FIG PUBLICATION NO. 38

The Contribution of the Surveying Profession to Disaster Risk Management

A publication of FIG Working Group 8.4



This publication in B5 format as .pdf-document (700 KB)

Table of Contents

Foreword

Acknowledgements

Executive Summary

1. Introduction and Background
1.1 Defining Natural and Human-Made Disasters
1.2 Recent Global Trends of Disasters

2. Disaster Risk Management and its Components

3. The Need of the Surveying Profession in Dealing with Disasters
3.1 Introduction
3.2 Geodetic Engineering and Satellite-Based Positioning
3.3 Photogrammetry and Remote Sensing
3.4 GIS and Geoinformatics
3.5 Land Management and Land Use Planning
3.6 Conclusions and Future Priorities

4. Institutional and Organizational Challenges of Disaster Risk Management
4.1 Good Governance and Disaster Risk Management
4.2 Capacity Building to Reduce Disaster Risk

Bibliography

Orders of the printed copies


Foreword

In the past decades, the damage due to natural and man-made disasters increased worldwide in amount and magnitude. According to the Munich Re Group, the year 2005 with overall losses exceeding US$ 210 billion set a new record and more than one hundred thousand people were killed as a result of natural catastrophes. Thereof, Hurricane Katrina including the New Orleans flood in the United States was the most expensive natural catastrophe loss in history. Rapid population growth, global climate changes and the over-exploitation of natural resources are mainly responsible for this.

To break and, if possible, reverse this negative trend, International Federation of Surveyors (FIG) implemented a working group to highlight the current and future need for research and action in the field of disaster risk management in the year 2003.

After three years of research in the form of expert meetings as well as papers and posters presented at five FIG Conferences, the present publication aims at presenting application-oriented concepts, methods and instruments for an effective disaster risk management. The report shows clearly that disaster risk reduction could (and should!) be an essential field of application for a surveyor/geomatics engineer/geodesist/land manager. The wide scope of surveyor’s abilities including land management, geodetic engineering, geo-informatics, satellite technology, and remote sensing can make an important contribution to improve, simplify and to shorten the disaster management process. In addition to these engineering skills and knowledge, good governance and capacity development are central components regarding the process and implementation of disaster risk management and sustainable development.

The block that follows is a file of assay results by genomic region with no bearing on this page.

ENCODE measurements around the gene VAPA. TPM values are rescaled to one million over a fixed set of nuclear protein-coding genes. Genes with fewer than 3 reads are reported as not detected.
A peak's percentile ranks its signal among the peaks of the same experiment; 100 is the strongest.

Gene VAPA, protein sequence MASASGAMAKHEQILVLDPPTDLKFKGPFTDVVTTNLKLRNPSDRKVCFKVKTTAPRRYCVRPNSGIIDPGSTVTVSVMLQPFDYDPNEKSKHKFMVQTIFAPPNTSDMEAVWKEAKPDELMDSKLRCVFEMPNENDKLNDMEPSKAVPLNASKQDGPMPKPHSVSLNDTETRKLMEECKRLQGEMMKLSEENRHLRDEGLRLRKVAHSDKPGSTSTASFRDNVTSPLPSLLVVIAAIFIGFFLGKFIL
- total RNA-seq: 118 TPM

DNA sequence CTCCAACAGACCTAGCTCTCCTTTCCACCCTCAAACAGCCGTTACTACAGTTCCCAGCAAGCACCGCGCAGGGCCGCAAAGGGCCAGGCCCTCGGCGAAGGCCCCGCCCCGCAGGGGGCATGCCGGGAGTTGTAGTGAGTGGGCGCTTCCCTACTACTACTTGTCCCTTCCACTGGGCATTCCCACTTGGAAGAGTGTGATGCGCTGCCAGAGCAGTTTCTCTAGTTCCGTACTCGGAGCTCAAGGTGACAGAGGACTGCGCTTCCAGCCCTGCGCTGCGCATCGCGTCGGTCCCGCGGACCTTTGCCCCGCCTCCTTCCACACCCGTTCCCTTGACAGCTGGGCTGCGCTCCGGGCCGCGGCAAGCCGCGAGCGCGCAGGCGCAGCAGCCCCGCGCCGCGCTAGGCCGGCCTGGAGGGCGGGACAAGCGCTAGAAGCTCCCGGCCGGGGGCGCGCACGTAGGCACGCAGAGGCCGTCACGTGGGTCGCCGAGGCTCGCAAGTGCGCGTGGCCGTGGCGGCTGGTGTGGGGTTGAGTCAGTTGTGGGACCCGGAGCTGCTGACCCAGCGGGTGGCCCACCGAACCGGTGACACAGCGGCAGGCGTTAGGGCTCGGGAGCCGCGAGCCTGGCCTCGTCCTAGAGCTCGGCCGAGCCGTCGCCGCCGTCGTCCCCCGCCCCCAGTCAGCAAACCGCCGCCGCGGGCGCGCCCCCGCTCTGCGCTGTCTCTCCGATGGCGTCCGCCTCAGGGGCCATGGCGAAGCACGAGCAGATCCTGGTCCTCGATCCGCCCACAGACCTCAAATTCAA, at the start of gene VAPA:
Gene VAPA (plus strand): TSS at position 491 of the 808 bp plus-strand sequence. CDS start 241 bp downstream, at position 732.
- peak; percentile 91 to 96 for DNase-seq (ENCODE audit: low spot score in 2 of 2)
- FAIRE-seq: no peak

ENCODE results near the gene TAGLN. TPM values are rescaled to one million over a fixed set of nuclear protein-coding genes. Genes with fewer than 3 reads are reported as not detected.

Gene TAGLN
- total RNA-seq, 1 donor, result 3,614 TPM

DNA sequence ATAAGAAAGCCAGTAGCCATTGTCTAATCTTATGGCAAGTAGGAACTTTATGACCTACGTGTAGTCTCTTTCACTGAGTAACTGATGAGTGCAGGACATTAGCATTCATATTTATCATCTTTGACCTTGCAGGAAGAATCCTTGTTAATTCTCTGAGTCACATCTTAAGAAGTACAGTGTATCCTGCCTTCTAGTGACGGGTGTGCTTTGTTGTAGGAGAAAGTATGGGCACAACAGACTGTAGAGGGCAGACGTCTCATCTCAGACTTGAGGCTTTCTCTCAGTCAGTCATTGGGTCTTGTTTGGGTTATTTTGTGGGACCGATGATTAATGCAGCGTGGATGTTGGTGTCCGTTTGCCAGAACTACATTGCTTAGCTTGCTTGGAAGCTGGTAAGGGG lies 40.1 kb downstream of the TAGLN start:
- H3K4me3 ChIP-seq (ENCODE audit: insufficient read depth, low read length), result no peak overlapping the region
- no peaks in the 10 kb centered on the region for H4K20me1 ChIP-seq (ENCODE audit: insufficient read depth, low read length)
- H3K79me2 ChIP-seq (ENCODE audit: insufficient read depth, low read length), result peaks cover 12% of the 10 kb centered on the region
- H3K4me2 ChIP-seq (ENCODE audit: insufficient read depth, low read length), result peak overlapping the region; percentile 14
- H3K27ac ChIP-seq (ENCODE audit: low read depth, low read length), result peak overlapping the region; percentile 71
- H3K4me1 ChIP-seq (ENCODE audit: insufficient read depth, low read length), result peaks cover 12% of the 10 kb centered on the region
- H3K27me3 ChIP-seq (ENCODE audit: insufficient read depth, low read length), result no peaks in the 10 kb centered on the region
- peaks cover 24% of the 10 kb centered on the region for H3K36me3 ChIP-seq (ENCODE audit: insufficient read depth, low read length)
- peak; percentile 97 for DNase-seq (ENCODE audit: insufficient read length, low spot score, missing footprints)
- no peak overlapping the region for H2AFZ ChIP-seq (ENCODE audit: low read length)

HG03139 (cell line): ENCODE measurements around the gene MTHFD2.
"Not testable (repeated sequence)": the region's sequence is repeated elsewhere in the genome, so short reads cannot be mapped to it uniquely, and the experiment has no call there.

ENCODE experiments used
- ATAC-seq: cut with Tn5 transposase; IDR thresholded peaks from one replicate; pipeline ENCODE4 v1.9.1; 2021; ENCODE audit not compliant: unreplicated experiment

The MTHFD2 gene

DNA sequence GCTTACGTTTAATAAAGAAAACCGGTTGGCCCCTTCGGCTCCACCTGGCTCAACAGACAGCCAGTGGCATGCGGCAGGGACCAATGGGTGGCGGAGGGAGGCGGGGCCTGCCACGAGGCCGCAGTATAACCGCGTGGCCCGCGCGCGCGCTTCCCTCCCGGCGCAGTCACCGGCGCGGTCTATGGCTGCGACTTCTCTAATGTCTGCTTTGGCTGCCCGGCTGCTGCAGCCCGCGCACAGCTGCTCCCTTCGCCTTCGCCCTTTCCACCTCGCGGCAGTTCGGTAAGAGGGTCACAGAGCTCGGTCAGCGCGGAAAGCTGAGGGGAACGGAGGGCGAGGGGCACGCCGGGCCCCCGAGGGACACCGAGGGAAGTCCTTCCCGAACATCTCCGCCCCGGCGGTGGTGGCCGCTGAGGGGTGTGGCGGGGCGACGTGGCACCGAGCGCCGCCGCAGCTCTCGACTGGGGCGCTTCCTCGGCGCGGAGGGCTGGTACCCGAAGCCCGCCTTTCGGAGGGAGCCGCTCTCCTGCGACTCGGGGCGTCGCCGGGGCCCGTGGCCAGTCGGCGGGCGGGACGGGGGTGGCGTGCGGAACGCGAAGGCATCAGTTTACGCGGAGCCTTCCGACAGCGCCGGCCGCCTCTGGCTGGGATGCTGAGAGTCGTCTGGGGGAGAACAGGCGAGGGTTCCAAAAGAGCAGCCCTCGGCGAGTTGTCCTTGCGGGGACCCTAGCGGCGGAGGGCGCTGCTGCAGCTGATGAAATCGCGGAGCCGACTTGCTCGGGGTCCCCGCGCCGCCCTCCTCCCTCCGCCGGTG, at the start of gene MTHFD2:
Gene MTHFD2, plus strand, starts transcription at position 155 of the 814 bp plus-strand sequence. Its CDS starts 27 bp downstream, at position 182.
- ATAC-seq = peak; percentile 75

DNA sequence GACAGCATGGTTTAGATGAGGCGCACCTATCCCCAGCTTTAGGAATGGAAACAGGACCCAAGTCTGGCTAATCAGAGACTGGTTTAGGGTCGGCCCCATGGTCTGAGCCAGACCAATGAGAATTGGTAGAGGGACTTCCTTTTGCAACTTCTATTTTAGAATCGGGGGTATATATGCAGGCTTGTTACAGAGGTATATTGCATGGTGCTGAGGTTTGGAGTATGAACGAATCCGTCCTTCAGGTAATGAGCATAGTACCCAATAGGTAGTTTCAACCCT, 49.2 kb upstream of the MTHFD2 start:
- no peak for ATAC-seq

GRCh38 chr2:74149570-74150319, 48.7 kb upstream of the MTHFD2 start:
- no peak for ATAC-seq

In view of these fields of activity, FIG intends to contribute to a more sustainable and effective disaster risk management and in the long run to the success of mitigating natural and man-made disasters.

I wish to thank the members of the FIG Working Group 8.4, the sister organizations of FIG and other organizations who have contributed to this publication for their constructive and helpful work. My special thanks go to Svein Tveitdal, Director of UNEP/DEC/DEPI, for supporting the FIG work and for acting jointly with FIG to make sustainable development for future generations a reality.

Univ.-Prof. Dr.-Ing. Holger Magel
President of FIG

September 2006


Acknowledgements

This report has been prepared by the FIG Working Group 8.4 ‚Disaster Risk Management’, which was created in December 2003 during the 2nd FIG Regional Conference in Marrakech, Morocco, within commission 8 - Spatial Planning and Development. The objective of the group, chaired by Prof. Dr.-Ing. Theo Kötter (University of Bonn/Germany), was to analyze systematically the contribution of the surveying profession to disaster risk management, including case studies and best practices. The members of the group are:

  • Volker Schwieger, University of Stuttgart, Germany
    [primary author responsible for section 3.2]
  • Orhan Altan, Istanbul Technical University, Turkey
    [primary author responsible for section 3.3]
  • Hartmut Müller, FH Mainz, University of Applied Sciences, Germany
    [primary author responsible for section 3.4]
  • Frank Friesecke and Theo Kötter, University of Bonn, Germany
    [primary authors responsible for section 3.5]

The report summarizes the fundamental results after a three year period of work. For further information about the working group see www.isbk.uni-bonn.de/fig.